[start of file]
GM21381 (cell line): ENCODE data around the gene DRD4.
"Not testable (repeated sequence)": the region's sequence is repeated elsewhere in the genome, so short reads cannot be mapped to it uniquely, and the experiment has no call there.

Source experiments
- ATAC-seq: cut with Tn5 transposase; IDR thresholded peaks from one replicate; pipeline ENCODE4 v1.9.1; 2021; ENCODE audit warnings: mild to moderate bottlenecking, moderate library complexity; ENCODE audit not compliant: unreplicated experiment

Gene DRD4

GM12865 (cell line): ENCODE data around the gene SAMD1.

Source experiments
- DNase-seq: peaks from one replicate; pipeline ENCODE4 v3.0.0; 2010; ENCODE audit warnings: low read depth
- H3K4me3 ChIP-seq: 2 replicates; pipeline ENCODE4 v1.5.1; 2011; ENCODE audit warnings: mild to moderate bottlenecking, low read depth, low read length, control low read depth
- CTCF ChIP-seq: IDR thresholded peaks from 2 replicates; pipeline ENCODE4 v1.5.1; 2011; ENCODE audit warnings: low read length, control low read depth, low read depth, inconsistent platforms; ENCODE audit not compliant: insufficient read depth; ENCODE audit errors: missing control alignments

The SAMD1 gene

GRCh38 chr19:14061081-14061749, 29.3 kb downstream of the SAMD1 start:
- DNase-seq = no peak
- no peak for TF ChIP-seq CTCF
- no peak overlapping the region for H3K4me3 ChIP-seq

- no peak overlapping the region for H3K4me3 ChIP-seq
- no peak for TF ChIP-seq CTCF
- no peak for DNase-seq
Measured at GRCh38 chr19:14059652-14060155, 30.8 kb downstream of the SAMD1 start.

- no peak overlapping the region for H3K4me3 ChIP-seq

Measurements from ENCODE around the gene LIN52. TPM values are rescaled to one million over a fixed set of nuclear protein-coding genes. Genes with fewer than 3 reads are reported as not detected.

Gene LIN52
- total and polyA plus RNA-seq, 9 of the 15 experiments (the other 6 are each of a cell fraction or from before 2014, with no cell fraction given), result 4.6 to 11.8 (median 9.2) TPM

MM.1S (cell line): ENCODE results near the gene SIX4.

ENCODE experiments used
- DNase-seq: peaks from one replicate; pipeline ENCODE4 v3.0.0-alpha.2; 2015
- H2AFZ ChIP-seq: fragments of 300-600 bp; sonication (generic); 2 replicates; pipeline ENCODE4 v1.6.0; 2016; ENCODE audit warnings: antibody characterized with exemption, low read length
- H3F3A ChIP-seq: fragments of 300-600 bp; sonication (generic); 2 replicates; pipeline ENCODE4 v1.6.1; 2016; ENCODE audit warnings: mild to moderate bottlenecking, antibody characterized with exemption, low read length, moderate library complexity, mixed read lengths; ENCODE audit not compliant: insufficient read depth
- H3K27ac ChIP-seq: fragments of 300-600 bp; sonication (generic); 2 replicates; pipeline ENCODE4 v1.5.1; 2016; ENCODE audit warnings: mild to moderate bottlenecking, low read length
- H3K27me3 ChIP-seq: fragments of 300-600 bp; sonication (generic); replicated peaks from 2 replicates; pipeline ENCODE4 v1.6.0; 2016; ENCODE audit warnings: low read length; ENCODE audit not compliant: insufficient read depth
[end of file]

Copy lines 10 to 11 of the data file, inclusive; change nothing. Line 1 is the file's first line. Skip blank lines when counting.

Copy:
- CTCF ChIP-seq: IDR thresholded peaks from 2 replicates; pipeline ENCODE4 v1.5.1; 2011; ENCODE audit warnings: low read length, control low read depth, low read depth, inconsistent platforms; ENCODE audit not compliant: insufficient read depth; ENCODE audit errors: missing control alignments

The SAMD1 gene